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Naperville Divorce Lawyer annulment In some circumstances, the annulment of a marriage can be sought instead of a divorce. The difference between a divorce and an annulment is that a divorce ends the marriage, but an annulment declares that the marriage was invalid and should never have happened. Under the Illinois Marriage and Dissolution of Marriage Act (750 ILCS 5/301), the court has the power to determine and make it as though the marriage never occurred. However, an annulment will only be available in particular situations:

Lack of Capacity to Consent

If one or both of the individuals who were married lacked the mental capacity to consent to marriage, it can be annulled. This includes if the individuals were drunk, on drugs, or intoxicated by any other substance that mentally impaired them at the time of their wedding (think of a late-night Las Vegas ceremony). The parties can reasonably claim afterward that they did not have the capability to consent to the union. In such a case, the annulment must be sought within 90 days to void the marriage.

Coerced into Marriage

If one participant in the wedding entered into the union while under duress, the marriage may be annulled. In these cases, there is also has a 90-day time limit after learning of the conditions for annulment.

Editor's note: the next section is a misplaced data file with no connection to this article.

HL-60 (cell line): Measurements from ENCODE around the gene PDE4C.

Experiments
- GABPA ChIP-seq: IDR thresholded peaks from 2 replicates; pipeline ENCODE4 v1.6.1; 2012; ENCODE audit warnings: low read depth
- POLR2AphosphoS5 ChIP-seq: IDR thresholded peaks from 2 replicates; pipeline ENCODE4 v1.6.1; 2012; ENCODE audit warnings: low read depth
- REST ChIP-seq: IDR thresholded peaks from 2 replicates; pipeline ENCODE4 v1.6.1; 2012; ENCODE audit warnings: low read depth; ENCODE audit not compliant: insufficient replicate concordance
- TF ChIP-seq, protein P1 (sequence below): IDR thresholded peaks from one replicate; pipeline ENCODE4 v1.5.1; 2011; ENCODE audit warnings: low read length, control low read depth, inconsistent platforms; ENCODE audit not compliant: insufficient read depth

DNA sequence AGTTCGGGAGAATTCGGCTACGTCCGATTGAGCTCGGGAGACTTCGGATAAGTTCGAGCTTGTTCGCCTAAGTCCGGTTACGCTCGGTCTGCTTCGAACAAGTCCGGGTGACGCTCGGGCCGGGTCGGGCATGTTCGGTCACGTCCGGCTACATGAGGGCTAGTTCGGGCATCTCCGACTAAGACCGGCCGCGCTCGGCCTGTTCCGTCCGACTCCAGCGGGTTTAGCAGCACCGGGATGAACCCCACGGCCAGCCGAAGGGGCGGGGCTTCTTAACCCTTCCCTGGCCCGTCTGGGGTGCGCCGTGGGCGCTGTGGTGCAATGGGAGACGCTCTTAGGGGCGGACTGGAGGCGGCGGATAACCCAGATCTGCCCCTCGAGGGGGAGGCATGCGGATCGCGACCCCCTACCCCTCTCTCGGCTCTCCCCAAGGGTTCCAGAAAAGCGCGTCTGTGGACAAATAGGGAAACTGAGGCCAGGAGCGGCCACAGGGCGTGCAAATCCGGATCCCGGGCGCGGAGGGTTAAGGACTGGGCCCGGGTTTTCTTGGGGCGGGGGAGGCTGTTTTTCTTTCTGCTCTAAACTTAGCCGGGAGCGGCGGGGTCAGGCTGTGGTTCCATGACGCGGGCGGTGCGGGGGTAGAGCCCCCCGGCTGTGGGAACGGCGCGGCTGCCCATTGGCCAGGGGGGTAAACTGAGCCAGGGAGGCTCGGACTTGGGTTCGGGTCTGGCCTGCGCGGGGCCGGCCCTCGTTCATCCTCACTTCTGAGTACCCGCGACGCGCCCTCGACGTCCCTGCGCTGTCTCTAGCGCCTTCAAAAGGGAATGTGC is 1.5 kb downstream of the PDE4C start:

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Naperville divorce and legal separation lawyerMarriage is a legal union between two people, but when one or both of those people no longer wish to be in the marriage, they may feel it is necessary to get a divorce. However, there are other steps couples may take besides divorce, depending on their situation. In some cases, couples may choose legal separation or annulment. If you are considering ending your marriage, it is important to know the difference between legal separation, annulment, and divorce. 

Legal Separation

Couples who are considering a permanent split may separate for a time if they are trying to work through their differences. However, this is not the same as a legal separation. Legal separation is an agreement or decision that is specifically put in place by the court. It outlines the rights and obligations of each person in the relationship until further action is taken. Legal separation is not necessary if couples can agree on their rights and obligations while they are separated, but it can be a helpful step to take in case a disagreement arises over issues such as child custody, visitation, or property rights.

Annulment

Annulment, also known as a judgment of invalidity, is the legal process of declaring that a marriage is not valid, essentially saying that the marriage never existed at all. A marriage may be annulled in Illinois if one partner did not consent to the marriage, was already married to another person, or was under the age of 18.

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